Not much longer now till the rocket car roars across South Africa.
Understandably, considering the huge technical challenges involved, the Bloodhound SSC project is still a while away from being ready to rumble along on its way to hopefully smash the current land speed record. As that age old idiom goes, though, "the best things come to those who wait," and we're especially glad to report you won't have to be patient for much longer before you'll get to see the single-seater jet car streak across a South African salt pan on its way into the history books.
Though a specific, to-the-day date hasn't been officially cited as of yet, the Bloodhound Company has officially revealed the SSC will be making its first ever high speed run in the Kalahari Desert sometime in October 2017; 20 years to the month since ThrustSSC smashed the sound barrier and the prior record (which was coincidentally held by Richard Noble, the project director of the Bloodhound record attempt). The Bloodhound SSC team won't be initially heading for the headline-grabbing 1,000 mph target, however, though the aims of reaching 800 mph on the demo runs will, if successful, still mean Bloodhound will surpass the 768 mph record currently held by the aforementioned ThrustSSC.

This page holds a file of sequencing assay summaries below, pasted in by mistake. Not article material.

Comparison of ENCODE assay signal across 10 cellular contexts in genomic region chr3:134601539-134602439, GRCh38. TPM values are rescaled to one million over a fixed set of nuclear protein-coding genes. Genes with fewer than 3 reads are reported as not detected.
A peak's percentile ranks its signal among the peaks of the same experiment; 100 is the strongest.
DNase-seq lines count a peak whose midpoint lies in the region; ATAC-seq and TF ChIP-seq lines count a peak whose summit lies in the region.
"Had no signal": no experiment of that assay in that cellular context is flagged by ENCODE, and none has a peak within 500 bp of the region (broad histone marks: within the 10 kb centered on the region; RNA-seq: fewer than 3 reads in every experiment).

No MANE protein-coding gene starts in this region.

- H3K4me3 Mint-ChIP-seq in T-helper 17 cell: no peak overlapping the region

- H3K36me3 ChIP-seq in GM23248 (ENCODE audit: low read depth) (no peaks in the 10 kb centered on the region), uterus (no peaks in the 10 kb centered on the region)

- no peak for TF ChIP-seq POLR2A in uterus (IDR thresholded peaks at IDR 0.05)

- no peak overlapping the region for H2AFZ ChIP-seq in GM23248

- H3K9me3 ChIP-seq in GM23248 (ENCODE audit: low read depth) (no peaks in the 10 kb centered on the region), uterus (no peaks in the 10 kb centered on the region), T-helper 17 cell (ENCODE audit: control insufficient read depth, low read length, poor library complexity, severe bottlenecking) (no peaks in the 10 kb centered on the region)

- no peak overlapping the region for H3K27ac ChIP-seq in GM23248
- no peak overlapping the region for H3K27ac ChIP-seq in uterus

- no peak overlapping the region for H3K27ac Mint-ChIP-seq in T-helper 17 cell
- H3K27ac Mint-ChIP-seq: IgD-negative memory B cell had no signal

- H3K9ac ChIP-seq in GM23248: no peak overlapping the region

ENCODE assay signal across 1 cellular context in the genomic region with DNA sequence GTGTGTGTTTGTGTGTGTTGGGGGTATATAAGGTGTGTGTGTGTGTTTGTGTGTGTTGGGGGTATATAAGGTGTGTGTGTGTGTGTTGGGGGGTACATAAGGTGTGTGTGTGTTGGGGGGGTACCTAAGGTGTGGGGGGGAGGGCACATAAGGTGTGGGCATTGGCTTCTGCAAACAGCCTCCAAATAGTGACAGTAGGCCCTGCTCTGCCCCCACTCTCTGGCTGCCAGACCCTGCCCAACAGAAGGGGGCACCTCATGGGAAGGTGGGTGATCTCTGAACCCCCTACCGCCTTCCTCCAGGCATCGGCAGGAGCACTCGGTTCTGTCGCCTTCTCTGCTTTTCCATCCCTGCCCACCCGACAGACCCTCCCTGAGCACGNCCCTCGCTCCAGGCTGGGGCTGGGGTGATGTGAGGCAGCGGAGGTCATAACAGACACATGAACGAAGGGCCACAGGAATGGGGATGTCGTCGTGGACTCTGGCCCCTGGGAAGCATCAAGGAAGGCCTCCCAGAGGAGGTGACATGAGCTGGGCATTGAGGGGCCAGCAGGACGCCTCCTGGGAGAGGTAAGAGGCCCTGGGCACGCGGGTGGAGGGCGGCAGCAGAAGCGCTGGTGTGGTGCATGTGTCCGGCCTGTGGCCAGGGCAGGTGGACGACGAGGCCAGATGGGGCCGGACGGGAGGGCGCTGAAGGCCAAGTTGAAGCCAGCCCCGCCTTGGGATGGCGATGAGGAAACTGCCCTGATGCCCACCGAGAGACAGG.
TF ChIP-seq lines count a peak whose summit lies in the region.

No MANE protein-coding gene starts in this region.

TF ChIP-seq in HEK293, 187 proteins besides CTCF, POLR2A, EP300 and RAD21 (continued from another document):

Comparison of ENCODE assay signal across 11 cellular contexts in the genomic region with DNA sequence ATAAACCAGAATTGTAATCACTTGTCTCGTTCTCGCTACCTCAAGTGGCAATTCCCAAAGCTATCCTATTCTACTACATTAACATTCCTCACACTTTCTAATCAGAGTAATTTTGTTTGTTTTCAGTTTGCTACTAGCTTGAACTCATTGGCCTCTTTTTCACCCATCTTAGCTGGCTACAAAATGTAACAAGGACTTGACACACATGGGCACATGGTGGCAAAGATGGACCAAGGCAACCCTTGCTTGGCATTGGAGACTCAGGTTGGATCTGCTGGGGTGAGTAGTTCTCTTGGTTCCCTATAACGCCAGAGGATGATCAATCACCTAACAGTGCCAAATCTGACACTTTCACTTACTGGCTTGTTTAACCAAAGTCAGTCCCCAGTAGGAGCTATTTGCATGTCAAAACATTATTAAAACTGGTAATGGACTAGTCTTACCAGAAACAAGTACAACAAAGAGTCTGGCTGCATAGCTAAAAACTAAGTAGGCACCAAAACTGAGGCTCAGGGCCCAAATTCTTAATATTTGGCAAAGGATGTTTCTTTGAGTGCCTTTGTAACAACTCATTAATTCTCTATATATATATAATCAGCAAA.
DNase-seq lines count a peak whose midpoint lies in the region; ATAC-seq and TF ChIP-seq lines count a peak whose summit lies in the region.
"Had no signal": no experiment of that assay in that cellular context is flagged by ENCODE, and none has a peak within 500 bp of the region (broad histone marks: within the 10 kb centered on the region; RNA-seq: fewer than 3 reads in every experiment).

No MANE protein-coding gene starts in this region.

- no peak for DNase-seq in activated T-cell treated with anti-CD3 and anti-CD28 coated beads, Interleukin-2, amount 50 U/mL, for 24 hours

That's not to say Bloodhound will be kept hidden away under lock and key for the next 15 months. In fact, the Bloodhound Company will be performing the first ever powertrain shakedown of the car later this month, where the speeds attained are expected to top out at "only" 220 mph or so.
During this testing period in July, Bloodhound's on-board camera and data transmission systems will also be trialed, so any issues that may affect the car's ability to transmit telemetry data and live footage back to base and onto the Internet respectively will be found and ironed out before Bloodhound begins its high speed journey into the annals of land speed record history.